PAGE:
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Concurrency:  2017-2018


Practical Coordinator


Schedule S1(CS&P)Computer Science and Philosophy

Schedule B1 (CS&P)Computer Science and Philosophy

Schedule S1Computer Science

Schedule B1Computer Science

Schedule S1(M&CS)Mathematics and Computer Science

Schedule B1Mathematics and Computer Science

Schedule AMSc in Computer Science

MSc in Mathematics and Foundations of Computer Science



FDR: the CSP refinement checker


Computer networks, multiprocessors and parallel algorithms, though radically different, all provide examples of processes acting in parallel to achieve some goal. All benefit from the efficiency of concurrency yet require careful design to ensure that they function correctly. The concurrency course introduces the fundamental concepts of concurrency using the notation of Communicating Sequential Processes. By introducing communication, parallelism, deadlock, livelock, etc., it shows how CSP represents, and can be used to reason about, concurrent systems. Students are taught how to design communicating processes, how to construct realistic models of real systems, and how to write specifications that can be used to verify the correctness of the system models. One important feature of the module is its use of both algebraic laws and semantic models to reason about reactive and concurrent designs. Another is its use of FDR to animate models and verify that they meet their specifications.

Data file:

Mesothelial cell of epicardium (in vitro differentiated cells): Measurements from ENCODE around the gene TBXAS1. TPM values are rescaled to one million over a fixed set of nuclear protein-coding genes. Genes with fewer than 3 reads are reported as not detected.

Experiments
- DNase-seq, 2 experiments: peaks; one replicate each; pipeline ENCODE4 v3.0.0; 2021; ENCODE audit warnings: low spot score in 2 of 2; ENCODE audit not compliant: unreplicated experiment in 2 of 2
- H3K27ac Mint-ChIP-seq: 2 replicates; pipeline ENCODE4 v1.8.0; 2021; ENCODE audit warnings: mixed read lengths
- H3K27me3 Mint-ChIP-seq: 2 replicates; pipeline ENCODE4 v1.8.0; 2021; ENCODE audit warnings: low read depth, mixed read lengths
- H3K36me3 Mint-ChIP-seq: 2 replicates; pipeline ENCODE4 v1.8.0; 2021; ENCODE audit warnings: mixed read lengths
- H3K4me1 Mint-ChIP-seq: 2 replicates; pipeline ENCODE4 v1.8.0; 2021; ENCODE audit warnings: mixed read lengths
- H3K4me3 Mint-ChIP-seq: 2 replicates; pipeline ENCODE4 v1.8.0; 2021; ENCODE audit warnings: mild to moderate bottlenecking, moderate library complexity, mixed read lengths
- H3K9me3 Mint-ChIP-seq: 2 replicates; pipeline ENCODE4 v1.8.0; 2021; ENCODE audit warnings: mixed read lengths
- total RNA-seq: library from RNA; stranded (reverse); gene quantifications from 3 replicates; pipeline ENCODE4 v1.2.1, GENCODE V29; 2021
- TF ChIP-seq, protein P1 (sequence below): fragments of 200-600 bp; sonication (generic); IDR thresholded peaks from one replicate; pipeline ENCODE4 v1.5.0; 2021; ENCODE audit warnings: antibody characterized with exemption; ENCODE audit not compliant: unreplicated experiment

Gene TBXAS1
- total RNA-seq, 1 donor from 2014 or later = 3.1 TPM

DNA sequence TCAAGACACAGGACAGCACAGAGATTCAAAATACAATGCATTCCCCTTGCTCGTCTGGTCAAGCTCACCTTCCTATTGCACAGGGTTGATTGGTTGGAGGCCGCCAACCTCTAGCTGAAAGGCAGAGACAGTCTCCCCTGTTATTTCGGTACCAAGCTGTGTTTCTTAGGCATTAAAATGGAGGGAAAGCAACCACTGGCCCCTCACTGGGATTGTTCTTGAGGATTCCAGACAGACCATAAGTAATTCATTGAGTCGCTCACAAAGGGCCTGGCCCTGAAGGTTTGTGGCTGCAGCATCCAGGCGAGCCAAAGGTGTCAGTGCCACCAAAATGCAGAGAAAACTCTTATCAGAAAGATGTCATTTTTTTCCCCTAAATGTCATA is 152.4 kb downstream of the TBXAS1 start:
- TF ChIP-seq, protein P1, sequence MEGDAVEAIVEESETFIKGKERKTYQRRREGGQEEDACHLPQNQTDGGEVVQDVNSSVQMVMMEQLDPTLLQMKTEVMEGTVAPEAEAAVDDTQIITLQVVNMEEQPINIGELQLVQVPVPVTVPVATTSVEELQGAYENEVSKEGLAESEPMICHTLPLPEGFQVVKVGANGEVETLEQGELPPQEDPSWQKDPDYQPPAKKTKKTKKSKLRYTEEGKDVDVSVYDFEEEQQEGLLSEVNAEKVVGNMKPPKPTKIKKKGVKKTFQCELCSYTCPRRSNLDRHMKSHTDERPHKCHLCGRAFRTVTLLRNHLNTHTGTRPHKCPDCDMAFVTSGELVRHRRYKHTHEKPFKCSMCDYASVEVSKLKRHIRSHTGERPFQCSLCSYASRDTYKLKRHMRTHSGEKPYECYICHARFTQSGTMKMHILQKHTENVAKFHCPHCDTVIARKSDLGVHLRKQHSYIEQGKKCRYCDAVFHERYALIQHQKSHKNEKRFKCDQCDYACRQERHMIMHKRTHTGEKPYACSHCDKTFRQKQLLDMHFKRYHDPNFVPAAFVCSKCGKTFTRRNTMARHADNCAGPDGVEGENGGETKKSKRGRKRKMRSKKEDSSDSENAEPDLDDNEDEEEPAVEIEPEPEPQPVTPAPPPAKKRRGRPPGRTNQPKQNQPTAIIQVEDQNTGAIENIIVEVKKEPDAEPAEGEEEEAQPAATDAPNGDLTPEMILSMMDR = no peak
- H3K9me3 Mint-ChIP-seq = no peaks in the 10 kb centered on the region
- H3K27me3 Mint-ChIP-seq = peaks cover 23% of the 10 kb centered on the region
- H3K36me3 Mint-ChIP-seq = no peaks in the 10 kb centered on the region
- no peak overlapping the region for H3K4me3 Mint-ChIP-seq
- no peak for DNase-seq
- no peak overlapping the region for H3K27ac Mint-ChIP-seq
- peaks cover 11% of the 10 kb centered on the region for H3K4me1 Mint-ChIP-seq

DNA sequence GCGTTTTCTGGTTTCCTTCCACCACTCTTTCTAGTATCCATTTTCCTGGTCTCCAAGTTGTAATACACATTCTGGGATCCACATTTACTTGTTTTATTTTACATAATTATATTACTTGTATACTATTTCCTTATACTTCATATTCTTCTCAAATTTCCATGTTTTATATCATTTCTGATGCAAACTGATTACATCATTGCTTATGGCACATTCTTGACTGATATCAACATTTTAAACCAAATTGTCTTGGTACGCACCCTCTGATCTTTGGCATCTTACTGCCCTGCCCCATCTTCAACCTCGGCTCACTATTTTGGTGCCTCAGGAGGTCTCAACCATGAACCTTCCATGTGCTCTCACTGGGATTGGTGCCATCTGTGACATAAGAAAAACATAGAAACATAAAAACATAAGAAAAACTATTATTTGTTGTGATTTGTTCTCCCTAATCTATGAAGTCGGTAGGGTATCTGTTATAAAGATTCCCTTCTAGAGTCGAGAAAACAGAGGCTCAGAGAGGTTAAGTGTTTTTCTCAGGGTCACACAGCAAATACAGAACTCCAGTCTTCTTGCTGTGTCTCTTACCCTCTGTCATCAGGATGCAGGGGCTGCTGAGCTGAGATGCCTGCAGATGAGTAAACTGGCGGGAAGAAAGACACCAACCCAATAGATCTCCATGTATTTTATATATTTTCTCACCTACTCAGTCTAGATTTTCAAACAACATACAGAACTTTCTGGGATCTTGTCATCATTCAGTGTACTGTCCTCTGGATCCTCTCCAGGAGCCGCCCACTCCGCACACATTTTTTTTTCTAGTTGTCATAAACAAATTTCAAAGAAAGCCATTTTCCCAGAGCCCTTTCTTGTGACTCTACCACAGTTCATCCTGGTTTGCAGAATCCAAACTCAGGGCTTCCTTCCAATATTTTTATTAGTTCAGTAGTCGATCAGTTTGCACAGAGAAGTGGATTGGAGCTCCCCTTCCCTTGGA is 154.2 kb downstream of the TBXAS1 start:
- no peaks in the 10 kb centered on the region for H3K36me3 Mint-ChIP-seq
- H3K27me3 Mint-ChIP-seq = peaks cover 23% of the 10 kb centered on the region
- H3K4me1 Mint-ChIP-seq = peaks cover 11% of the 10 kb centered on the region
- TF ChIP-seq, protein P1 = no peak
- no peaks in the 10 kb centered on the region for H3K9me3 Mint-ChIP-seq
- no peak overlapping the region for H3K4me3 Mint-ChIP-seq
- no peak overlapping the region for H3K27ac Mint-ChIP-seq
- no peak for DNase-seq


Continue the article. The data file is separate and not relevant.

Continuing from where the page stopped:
Learning outcomes

At the end of the course the student should: 

  • understand some of the issues and difficulties involved in Concurrency;
  • be able to specify and model concuurent systems using CSP;
  • be able to reason about CSP models of systems using both algebraic laws and semantic models;
  • be able to analyse CSP models of systems using the model checker FDR.


  • Processes and observations of processes; point synchronisation, events, alphabets. Sequential processes: prefixing, choice, nondeterminism. Operational semantics; traces; algebraic laws. [3]
  • Recursion. Complete partial orders and fixed points as a means of explaining recursion; approximation, limits, least fixed points; guardedness and unique fixed points. [1]
  • Concurrency. Hiding. Renaming. [3]
  • Non-deterministic behaviours, refusals, failures;  the determinism ordering. [2]
  • Hiding and divergence, the failures-divergences model. [1]
  • Specification and correctness. [2]
  • Communication, pipes, buffers. Sequential composition. [2]
  • Case study. [2]


Deterministic processes: traces, operational semantics; prefixing, choice, concurrency and communication. Nondeterminism: failures and divergences; nondeterministic choice, hiding and interleaving. Further operators: pipes and (time permitting) sequential composition. Refinement, specification and proof. Process algebra: equational and inequational reasoning.

Reading list

Lecture Notes: The lecture notes for this year's course will be given out in lectures as the course progresses. They will only appear online on the Course Materials page with a significant delay.

Course Text:


Overheads: This year's slides will appear on the Course Materials page over the course of the term.

Related research at the Department of Computer Science